Simla Elementary School kindergarten teacher Holly Koehn's classroom at the Big Sandy School Monday, February 25, 2019. (Mark Reis, Special to The Colorado Sun)

By Anne Schimke, Chalkbeat Colorado

Stop by any education job fair and you’ll see recruiting signs for special education teachers everywhere — often with the promise of signing bonuses worth thousands of dollars.  

But hiring such teachers is no guarantee they’ll stay. In fact, a new study on teacher mobility and attrition reveals that special education teachers are more than twice as likely as other teachers to change schools in Colorado. For administrators, that can mean scrambling to fill vacancies, and for students and families, uncertainty, frustration, or even lower achievement.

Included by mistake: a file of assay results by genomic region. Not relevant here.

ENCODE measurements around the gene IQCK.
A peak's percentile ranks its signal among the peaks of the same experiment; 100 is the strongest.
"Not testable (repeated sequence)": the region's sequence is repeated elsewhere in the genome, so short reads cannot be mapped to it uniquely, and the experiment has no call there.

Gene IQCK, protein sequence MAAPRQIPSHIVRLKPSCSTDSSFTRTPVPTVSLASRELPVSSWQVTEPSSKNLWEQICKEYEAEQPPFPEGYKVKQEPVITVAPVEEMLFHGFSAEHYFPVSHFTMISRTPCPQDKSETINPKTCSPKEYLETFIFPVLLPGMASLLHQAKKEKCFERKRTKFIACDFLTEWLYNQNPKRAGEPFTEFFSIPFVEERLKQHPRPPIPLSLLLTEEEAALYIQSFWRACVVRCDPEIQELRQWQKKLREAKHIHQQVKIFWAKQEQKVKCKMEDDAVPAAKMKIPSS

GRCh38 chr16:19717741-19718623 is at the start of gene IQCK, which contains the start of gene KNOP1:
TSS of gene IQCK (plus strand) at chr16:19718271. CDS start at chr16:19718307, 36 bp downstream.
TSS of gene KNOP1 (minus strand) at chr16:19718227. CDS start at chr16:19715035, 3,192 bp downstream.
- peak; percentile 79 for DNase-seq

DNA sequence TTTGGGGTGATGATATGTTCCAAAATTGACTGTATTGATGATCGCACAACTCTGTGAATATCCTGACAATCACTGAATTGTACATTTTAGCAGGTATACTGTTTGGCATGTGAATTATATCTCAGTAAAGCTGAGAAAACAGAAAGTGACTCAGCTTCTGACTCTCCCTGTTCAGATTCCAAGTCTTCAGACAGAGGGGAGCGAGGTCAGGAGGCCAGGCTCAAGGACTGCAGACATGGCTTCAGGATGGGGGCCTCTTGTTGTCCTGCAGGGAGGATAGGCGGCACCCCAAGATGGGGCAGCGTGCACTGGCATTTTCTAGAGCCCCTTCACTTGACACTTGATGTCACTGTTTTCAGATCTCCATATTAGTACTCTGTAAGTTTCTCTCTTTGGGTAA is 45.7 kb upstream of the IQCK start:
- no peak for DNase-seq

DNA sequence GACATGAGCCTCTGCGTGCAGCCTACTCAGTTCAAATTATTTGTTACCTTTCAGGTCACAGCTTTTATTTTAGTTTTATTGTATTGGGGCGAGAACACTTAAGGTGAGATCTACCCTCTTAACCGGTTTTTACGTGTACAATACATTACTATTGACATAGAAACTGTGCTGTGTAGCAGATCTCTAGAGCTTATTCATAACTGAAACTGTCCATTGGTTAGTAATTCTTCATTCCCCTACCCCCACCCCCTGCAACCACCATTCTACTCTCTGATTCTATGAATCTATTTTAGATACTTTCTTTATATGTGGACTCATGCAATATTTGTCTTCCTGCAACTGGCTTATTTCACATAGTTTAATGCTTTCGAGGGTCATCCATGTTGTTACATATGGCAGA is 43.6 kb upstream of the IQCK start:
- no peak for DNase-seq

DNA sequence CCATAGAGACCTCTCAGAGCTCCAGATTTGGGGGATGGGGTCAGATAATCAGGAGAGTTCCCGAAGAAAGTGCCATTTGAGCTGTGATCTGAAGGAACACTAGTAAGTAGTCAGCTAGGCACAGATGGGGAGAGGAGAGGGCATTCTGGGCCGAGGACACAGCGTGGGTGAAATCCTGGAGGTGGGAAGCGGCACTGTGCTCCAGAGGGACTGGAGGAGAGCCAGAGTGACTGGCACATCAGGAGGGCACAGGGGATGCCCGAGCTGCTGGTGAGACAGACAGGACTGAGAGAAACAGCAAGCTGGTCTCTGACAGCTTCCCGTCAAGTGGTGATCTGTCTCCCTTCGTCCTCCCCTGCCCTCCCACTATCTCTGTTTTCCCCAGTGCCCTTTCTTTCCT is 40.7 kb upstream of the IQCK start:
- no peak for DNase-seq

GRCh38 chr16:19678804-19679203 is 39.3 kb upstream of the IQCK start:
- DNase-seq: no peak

The study, published this week by the Denver-based Regional Educational Laboratory Central, examined staffing data and change in Colorado, Missouri, and South Dakota between the 2015-16 and 2016-17 school years. 

Trudy Cherasaro, director of the laboratory, said the findings about special education teachers likely won’t surprise most education leaders but, “when you have that data it’s easier to start talking about policies.” 

She said the laboratory is working with the state education department to plan two meetings this fall to review teacher mobility and attrition data and talk about potential solutions with key education leaders. The Regional Educational Laboratory Central is one of 10 federal-funded laboratories that conduct research for and provide technical assistance to states in their service area.